Goals have a significant impact on what we do each day, how we live, and how we feel about ourselves. They can be both motivating and disheartening. Motivating when we achieve the goal we set. Disheartening when we under-achieve or miss the goal altogether. Without goals we can become rudderless and life can lack real purpose and meaning.

What’s this got to do with becoming older?

The importance of goals

When thinking or planning for later life, setting goals is as important as our younger years when we often set goals associated with things such as sport, career, or money. Whilst establishing financial goals is important, money alone does not buy happiness.  Ease, comfort, and security perhaps.  But not happiness.  Goals about other aspects of our life give us something to get up for each day – to work towards so that there’s a sense of achievement in our lives.

As I’ve said previously, it would serve us all well if we eliminated the word ‘retirement’ from our vocabulary. Whilst most people do want to stop working at some point, setting ambitious personal goals to coincide with the event is not usually built into people’s thinking.

Crashing age stereotypes

Recently, I had the good fortune to meet a vibrant, active 65 year old woman, Astrid, who had walked the infamous Camino track – a walk of 780km from St Jean Pied de Port in the French Pyrenees to the stunning cathedral of Santiago de Compostela in Spain.  The walk takes up to 5 weeks. Astrid shared how many people were either surprised she’d done it, or considered her “too old” to be embarking on such an adventure.

Clearly, age stereotypes and ageism contributed to people’s perceptions of what’s OK and what’s not OK for someone with grey hair and some wrinkles.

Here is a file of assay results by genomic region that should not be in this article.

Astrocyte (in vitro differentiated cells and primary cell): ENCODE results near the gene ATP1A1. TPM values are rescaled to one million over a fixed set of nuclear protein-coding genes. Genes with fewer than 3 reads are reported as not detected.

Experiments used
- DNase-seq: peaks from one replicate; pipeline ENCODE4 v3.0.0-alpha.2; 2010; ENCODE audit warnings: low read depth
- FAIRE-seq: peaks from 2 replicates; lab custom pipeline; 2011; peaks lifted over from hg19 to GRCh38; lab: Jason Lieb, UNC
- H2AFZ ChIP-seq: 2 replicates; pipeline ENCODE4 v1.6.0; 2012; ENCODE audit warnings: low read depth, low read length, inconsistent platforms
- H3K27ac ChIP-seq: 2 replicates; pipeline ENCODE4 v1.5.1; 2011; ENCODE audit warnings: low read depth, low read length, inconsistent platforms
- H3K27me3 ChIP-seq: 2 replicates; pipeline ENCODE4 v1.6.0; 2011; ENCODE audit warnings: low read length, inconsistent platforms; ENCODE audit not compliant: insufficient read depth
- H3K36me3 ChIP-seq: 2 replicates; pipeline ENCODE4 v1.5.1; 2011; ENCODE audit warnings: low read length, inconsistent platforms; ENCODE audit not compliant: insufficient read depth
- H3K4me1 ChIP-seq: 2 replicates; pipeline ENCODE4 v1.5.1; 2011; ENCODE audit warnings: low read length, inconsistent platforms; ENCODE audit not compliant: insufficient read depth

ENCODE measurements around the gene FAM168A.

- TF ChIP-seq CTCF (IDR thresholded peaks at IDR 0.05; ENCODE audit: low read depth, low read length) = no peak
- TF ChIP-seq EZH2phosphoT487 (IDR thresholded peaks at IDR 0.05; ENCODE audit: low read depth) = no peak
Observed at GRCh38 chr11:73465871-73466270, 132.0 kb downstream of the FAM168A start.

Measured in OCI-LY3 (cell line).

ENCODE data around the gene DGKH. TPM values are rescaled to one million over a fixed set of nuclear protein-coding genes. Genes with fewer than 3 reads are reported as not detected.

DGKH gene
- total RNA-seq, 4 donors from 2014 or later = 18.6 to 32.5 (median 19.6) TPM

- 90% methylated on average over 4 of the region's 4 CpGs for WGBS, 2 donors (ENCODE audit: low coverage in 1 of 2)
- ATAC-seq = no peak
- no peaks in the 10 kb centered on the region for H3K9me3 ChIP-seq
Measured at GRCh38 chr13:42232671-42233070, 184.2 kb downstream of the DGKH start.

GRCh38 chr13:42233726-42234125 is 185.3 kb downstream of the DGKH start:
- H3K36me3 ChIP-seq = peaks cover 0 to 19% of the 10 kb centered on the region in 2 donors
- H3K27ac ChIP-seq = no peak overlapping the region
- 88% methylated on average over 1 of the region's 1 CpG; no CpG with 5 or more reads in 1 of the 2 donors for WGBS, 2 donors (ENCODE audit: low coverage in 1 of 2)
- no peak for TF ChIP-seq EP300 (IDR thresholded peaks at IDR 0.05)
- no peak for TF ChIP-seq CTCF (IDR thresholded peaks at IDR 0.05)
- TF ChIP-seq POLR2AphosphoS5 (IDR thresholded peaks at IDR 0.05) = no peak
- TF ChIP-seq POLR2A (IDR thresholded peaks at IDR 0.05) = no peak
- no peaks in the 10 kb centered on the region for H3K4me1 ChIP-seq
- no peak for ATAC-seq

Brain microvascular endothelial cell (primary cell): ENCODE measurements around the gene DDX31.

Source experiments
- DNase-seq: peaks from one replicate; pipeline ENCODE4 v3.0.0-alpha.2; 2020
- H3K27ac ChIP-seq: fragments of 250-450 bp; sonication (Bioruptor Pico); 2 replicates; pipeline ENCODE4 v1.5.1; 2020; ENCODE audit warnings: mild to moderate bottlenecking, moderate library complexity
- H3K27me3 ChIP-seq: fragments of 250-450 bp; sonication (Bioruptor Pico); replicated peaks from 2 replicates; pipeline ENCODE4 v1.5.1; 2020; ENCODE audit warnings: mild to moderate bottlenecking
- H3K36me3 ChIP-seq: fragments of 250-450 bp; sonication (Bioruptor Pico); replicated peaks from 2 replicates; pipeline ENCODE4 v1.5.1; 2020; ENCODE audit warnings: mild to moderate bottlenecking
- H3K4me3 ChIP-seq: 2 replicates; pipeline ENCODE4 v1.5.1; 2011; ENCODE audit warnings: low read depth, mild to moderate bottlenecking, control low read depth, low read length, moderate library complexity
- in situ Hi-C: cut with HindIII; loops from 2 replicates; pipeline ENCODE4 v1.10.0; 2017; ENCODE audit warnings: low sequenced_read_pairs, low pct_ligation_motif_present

There’s more to this story.

Astrid, had a big goal with a plan.

First, she had to wait a year so that her foot surgery and hip injury could heal. Then Astrid worked with a trainer 3 times a week to align her body and strengthen her legs. She joined Weight Watchers to lose 15 pounds to reduce the load on her joints and made a deliberate decision to only carry a day pack for the duration of the walk.  Her heavier luggage was transported to her accommodation each day. And, throughout the walk, Astrid chose the road less travelled in order to enjoy the quieter paths and nature.

Astrid chose a big, hairy a** goal (BHAG).

Benefits of goals as we age

The benefits of a BHAG are twofold:

  1. Ambitious and less ambitious goals contribute to a more active and healthier life. Without them we risk falling into the trap of building our lives around meal times, coffee & cake breaks, TV viewing, holidays, and medical appointments.
  2. By setting goals that are challenging we defy ageism and age stereotypes. Attitudes and beliefs about what older people can or should do are outdated. Longer lifespans require us all to re-think what we do with our lives and be more ambitious and confident about what we can do in our later years.

SMART goals

These are the 5 keys to goal setting.  Make sure your goals are: